• Place your index finger comfortably on the left mouse button and your middle finger on the right button (or your preferred side button). And no, don't press down – rest them lightly.
  • Let your thumb rest naturally on the side of the mouse for stability.

Practice picking up and setting down your mouse with a relaxed grip to train muscle memory. You won't need this much time setting up in the future! 

Step 3. Do A Wrist Arch

Even something as simple as a slight arch can provide an incredible base for your jittering motion! Don't be afraid to experiment and find what feels most comfortable and stable for you. Let us give you some common variations:

  • Low Arch: A common starting point for beginners, balancing  flexible movements and stability
  • High Arch: Providing more stability but might limit your range of motion for the jitter.
  • Flat Wrist: Some find this offers the most control but might require more precise finger movements.

Step 4. Jitter-Click

Always start slow and controlled (Image source: Wiki). 

Here comes the most important part - the jitter itself! Depending on what feels more comfortable and yields higher click rates, you should focus on making small, rapid shaking motions with either your hand or forearm:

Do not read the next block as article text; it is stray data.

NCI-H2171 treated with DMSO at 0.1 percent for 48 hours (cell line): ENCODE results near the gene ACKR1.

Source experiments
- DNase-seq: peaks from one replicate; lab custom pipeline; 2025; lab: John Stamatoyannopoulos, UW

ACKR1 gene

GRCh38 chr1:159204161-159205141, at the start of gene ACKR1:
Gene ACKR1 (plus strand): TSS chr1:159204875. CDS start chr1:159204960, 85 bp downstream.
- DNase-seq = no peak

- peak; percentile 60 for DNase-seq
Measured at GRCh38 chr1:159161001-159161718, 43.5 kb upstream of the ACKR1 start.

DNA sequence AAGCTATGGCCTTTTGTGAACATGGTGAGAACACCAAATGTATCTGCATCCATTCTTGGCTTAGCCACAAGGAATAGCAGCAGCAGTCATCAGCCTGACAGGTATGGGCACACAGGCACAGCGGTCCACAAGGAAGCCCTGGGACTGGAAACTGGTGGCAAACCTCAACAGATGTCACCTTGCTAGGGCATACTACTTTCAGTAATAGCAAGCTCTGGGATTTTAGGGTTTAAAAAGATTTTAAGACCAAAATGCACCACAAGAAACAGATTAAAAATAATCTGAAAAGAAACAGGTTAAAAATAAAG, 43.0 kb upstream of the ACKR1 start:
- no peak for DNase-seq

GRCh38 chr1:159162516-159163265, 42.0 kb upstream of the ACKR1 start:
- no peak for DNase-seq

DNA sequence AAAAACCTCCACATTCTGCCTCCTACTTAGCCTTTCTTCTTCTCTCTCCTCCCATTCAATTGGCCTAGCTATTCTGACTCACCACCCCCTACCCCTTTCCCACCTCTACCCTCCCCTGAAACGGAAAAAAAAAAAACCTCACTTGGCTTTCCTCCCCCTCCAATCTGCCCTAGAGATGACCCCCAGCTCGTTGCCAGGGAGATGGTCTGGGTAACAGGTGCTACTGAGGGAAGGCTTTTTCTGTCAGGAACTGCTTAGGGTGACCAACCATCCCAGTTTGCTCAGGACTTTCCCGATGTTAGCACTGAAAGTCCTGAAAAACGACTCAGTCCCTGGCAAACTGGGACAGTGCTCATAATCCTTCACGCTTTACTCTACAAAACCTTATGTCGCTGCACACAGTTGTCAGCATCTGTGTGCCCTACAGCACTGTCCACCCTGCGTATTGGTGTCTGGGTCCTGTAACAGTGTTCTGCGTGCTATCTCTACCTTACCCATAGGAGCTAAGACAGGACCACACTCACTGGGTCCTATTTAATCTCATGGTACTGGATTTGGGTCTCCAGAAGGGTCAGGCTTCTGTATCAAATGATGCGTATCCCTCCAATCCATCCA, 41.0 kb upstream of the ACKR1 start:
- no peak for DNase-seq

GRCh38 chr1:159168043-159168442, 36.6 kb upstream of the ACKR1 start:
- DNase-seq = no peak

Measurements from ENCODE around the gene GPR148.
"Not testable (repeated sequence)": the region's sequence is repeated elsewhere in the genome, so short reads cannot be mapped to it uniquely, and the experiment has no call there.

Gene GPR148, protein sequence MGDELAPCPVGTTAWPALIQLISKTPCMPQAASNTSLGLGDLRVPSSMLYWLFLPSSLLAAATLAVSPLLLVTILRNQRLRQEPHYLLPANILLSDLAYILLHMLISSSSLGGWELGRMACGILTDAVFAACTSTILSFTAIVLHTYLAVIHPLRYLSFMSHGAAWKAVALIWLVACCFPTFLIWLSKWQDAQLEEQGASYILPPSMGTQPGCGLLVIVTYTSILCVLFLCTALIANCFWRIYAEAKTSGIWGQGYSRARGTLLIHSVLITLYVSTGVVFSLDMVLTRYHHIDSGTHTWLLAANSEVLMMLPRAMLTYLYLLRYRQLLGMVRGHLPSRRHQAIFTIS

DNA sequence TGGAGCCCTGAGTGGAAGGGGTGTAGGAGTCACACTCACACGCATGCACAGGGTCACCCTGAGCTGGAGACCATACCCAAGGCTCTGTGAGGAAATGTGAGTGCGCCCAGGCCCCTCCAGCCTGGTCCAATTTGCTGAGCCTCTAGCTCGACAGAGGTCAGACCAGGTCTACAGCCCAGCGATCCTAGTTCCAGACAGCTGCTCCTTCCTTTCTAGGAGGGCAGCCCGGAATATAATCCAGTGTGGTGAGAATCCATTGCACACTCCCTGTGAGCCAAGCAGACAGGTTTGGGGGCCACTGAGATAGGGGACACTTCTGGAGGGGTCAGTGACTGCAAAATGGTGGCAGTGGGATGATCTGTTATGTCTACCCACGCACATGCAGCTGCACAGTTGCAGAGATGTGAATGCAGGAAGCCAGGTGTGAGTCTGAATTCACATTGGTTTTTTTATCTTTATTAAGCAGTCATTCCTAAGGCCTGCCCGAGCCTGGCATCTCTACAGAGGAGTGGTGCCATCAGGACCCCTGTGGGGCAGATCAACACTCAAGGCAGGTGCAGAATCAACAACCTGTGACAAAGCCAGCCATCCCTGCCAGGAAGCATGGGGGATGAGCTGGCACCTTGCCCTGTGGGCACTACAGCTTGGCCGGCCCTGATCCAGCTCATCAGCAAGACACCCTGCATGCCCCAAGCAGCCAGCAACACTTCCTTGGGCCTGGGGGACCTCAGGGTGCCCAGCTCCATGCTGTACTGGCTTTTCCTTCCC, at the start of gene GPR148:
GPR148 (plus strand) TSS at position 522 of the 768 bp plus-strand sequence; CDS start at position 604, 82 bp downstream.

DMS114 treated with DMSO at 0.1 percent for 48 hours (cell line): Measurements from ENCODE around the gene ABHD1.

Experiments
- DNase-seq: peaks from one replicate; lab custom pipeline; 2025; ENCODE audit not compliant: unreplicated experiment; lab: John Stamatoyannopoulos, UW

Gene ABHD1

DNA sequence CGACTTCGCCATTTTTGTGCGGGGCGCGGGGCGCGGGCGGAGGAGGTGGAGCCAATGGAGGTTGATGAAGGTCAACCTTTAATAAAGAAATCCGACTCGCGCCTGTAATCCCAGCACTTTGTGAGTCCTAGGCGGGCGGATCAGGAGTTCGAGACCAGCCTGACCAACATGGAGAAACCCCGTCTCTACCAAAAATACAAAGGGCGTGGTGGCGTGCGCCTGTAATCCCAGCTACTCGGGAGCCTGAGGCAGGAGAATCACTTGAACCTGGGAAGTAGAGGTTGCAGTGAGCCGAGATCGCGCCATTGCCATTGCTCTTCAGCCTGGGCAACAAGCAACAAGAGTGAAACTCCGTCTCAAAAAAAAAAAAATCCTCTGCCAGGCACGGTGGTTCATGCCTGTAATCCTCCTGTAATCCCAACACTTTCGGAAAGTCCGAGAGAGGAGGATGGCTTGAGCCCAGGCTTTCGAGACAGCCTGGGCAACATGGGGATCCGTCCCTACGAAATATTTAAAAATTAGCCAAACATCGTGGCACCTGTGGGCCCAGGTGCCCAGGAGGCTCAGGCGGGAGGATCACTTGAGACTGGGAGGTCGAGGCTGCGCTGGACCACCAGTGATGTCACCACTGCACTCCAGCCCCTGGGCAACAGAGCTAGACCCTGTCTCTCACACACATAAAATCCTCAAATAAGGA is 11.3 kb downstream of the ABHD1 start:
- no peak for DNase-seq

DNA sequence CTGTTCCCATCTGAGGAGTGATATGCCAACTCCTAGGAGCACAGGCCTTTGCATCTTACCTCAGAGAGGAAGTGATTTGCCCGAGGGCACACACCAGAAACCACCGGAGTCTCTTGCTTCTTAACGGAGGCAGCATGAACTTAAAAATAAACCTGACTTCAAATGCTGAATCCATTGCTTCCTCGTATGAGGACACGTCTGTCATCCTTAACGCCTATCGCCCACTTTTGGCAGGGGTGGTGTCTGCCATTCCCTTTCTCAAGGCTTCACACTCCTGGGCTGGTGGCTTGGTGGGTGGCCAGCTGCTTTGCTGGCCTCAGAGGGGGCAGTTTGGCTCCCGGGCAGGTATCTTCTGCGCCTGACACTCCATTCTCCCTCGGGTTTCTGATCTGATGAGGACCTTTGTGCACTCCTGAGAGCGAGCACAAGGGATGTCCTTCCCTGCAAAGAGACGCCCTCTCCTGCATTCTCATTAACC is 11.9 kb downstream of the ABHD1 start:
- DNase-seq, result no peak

• With hand jitter, you focus on vibrating your fingers at the knuckle joint and keep the rest of your hand relatively still.
  • With a forearm jitter, you engage your forearm muscles to create a subtle shaking motion that translates to your wrist and fingers.

Regardless of what you choose, always start slow and controlled. Great jitter-clickers know how to exert smooth, rapid vibration, not forceful shaking. 

Step 5. Regular Practice Makes Perfect

Search online for "CPS test." As we said earlier, many websites are available that track your progress in CPS; choose one with a clean interface and (if possible) extra features like graphs to visualise your progress over time.